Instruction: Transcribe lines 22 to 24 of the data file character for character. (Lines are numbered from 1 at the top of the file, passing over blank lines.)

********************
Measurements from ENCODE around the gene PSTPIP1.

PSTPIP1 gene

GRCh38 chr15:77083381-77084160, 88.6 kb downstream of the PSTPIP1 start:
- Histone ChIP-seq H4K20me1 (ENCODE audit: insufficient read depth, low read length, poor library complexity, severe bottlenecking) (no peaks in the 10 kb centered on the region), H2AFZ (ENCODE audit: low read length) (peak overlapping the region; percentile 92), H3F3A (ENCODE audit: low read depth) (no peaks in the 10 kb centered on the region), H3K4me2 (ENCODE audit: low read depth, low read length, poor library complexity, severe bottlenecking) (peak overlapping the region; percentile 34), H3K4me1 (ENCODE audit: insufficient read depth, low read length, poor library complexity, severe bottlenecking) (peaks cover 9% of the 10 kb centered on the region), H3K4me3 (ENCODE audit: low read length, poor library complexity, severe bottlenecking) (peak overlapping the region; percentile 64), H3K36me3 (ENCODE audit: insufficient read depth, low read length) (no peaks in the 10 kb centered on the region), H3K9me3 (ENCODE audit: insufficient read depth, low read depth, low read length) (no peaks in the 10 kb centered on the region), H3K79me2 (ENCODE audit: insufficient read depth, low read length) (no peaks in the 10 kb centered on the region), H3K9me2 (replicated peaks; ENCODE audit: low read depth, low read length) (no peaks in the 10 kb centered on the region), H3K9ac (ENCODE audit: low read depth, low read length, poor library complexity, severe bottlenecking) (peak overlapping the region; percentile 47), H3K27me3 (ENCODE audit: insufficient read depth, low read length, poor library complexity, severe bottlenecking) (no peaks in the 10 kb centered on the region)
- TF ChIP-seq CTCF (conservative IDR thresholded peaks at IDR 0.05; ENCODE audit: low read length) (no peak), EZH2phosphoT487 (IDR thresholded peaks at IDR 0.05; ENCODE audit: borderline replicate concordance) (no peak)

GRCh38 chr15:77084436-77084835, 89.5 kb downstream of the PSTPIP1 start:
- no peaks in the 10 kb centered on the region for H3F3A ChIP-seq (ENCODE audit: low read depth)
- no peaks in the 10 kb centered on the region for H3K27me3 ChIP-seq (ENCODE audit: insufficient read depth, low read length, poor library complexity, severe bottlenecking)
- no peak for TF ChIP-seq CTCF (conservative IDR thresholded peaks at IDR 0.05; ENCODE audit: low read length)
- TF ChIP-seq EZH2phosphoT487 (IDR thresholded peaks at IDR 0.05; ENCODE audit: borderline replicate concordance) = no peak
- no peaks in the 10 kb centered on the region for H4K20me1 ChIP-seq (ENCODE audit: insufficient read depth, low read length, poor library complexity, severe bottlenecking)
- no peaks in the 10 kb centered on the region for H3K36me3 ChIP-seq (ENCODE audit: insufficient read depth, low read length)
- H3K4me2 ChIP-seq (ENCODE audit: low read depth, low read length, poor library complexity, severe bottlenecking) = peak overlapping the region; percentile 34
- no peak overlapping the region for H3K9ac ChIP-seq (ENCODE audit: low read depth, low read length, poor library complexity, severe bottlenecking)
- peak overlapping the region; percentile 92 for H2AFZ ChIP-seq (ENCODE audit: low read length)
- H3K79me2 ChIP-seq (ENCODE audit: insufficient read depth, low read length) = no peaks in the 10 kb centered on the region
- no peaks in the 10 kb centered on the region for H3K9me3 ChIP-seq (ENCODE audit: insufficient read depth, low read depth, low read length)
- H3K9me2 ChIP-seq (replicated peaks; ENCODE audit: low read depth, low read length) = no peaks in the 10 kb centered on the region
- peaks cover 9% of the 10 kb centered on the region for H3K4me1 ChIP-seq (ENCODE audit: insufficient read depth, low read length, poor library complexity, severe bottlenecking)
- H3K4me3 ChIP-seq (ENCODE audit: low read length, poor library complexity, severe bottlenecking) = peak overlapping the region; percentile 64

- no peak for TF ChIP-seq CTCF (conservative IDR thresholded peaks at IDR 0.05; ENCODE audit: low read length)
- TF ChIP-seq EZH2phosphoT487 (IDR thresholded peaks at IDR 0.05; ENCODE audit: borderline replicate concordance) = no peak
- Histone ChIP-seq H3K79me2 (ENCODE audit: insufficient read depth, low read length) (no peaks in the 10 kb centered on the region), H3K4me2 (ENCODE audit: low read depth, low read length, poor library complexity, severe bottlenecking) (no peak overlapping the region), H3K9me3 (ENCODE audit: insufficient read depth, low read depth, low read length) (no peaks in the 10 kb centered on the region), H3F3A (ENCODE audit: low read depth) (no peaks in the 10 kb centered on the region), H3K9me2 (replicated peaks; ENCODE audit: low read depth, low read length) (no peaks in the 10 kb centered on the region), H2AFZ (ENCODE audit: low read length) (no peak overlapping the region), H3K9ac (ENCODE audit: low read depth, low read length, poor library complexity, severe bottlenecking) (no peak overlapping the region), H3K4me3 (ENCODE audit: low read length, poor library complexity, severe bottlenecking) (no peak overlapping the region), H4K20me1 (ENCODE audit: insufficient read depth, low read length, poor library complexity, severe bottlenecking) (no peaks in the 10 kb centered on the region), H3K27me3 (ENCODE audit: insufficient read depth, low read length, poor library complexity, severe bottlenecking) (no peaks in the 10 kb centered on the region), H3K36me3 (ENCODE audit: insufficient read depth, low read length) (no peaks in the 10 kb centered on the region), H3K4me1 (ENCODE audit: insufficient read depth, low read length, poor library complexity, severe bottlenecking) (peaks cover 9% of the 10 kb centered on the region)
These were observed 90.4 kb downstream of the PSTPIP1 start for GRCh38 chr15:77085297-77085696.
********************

- TF ChIP-seq EZH2phosphoT487 (IDR thresholded peaks at IDR 0.05; ENCODE audit: borderline replicate concordance) = no peak
- Histone ChIP-seq H3K79me2 (ENCODE audit: insufficient read depth, low read length) (no peaks in the 10 kb centered on the region), H3K4me2 (ENCODE audit: low read depth, low read length, poor library complexity, severe bottlenecking) (no peak overlapping the region), H3K9me3 (ENCODE audit: insufficient read depth, low read depth, low read length) (no peaks in the 10 kb centered on the region), H3F3A (ENCODE audit: low read depth) (no peaks in the 10 kb centered on the region), H3K9me2 (replicated peaks; ENCODE audit: low read depth, low read length) (no peaks in the 10 kb centered on the region), H2AFZ (ENCODE audit: low read length) (no peak overlapping the region), H3K9ac (ENCODE audit: low read depth, low read length, poor library complexity, severe bottlenecking) (no peak overlapping the region), H3K4me3 (ENCODE audit: low read length, poor library complexity, severe bottlenecking) (no peak overlapping the region), H4K20me1 (ENCODE audit: insufficient read depth, low read length, poor library complexity, severe bottlenecking) (no peaks in the 10 kb centered on the region), H3K27me3 (ENCODE audit: insufficient read depth, low read length, poor library complexity, severe bottlenecking) (no peaks in the 10 kb centered on the region), H3K36me3 (ENCODE audit: insufficient read depth, low read length) (no peaks in the 10 kb centered on the region), H3K4me1 (ENCODE audit: insufficient read depth, low read length, poor library complexity, severe bottlenecking) (peaks cover 9% of the 10 kb centered on the region)
These were observed 90.4 kb downstream of the PSTPIP1 start for GRCh38 chr15:77085297-77085696.